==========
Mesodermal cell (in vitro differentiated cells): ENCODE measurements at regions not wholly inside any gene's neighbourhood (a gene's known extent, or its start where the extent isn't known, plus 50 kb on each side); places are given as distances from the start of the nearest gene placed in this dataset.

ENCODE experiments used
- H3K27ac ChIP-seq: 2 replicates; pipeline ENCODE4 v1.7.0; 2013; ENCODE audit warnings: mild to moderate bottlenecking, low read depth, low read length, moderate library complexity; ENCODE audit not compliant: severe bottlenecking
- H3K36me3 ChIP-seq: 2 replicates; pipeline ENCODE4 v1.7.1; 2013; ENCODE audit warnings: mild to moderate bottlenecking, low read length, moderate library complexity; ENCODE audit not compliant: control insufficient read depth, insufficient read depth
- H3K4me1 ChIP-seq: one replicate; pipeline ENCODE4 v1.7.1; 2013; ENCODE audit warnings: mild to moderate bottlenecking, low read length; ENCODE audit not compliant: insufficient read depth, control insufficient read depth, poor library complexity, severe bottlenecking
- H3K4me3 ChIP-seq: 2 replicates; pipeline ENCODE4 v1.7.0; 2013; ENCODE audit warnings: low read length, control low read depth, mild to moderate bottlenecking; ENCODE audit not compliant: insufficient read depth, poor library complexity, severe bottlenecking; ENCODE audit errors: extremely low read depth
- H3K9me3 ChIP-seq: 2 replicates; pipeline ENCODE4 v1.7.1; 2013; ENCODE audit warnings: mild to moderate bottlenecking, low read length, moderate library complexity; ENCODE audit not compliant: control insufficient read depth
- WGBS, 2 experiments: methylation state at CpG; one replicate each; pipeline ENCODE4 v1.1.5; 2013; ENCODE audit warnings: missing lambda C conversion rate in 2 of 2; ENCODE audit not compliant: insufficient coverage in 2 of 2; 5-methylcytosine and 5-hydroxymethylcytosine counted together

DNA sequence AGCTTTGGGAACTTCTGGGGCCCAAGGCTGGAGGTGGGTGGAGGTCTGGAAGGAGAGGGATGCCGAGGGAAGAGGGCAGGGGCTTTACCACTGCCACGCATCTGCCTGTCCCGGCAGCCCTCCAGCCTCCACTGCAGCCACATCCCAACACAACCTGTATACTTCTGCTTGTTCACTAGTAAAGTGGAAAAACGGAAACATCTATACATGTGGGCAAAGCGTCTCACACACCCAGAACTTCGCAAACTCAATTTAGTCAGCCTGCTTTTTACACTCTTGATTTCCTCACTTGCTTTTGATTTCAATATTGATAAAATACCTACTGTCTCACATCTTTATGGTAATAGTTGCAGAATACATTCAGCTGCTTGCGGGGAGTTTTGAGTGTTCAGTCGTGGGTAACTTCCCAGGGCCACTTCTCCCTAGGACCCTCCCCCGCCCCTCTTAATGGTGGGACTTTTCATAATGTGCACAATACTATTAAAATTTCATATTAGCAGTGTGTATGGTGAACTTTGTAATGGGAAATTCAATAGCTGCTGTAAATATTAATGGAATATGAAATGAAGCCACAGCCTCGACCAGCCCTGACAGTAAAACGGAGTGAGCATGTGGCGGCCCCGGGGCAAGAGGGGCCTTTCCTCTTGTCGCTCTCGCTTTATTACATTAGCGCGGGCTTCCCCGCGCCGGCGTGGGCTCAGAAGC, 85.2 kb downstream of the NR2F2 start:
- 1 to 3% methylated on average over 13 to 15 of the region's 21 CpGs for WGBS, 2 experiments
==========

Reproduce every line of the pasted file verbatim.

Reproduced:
Mesodermal cell (in vitro differentiated cells): ENCODE measurements at regions not wholly inside any gene's neighbourhood (a gene's known extent, or its start where the extent isn't known, plus 50 kb on each side); places are given as distances from the start of the nearest gene placed in this dataset.

ENCODE experiments used
- H3K27ac ChIP-seq: 2 replicates; pipeline ENCODE4 v1.7.0; 2013; ENCODE audit warnings: mild to moderate bottlenecking, low read depth, low read length, moderate library complexity; ENCODE audit not compliant: severe bottlenecking
- H3K36me3 ChIP-seq: 2 replicates; pipeline ENCODE4 v1.7.1; 2013; ENCODE audit warnings: mild to moderate bottlenecking, low read length, moderate library complexity; ENCODE audit not compliant: control insufficient read depth, insufficient read depth
- H3K4me1 ChIP-seq: one replicate; pipeline ENCODE4 v1.7.1; 2013; ENCODE audit warnings: mild to moderate bottlenecking, low read length; ENCODE audit not compliant: insufficient read depth, control insufficient read depth, poor library complexity, severe bottlenecking
- H3K4me3 ChIP-seq: 2 replicates; pipeline ENCODE4 v1.7.0; 2013; ENCODE audit warnings: low read length, control low read depth, mild to moderate bottlenecking; ENCODE audit not compliant: insufficient read depth, poor library complexity, severe bottlenecking; ENCODE audit errors: extremely low read depth
- H3K9me3 ChIP-seq: 2 replicates; pipeline ENCODE4 v1.7.1; 2013; ENCODE audit warnings: mild to moderate bottlenecking, low read length, moderate library complexity; ENCODE audit not compliant: control insufficient read depth
- WGBS, 2 experiments: methylation state at CpG; one replicate each; pipeline ENCODE4 v1.1.5; 2013; ENCODE audit warnings: missing lambda C conversion rate in 2 of 2; ENCODE audit not compliant: insufficient coverage in 2 of 2; 5-methylcytosine and 5-hydroxymethylcytosine counted together

DNA sequence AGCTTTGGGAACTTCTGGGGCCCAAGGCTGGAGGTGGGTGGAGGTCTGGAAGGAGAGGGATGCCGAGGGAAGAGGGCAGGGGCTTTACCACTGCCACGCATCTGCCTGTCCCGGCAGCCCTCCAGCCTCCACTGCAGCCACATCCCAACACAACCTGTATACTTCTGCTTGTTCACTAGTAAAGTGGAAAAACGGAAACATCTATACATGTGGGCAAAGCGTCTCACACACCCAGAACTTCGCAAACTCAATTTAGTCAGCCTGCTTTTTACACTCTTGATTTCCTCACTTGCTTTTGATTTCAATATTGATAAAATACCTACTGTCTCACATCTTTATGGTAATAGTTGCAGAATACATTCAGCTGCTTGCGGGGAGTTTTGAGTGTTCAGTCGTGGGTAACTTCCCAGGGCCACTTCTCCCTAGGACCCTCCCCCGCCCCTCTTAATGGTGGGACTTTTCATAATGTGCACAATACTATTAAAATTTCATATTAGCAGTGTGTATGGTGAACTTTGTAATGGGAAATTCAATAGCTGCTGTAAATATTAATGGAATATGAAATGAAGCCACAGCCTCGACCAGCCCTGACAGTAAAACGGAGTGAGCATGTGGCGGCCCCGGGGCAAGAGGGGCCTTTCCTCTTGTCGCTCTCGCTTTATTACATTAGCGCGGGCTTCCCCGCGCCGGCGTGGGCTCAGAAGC, 85.2 kb downstream of the NR2F2 start:
- 1 to 3% methylated on average over 13 to 15 of the region's 21 CpGs for WGBS, 2 experiments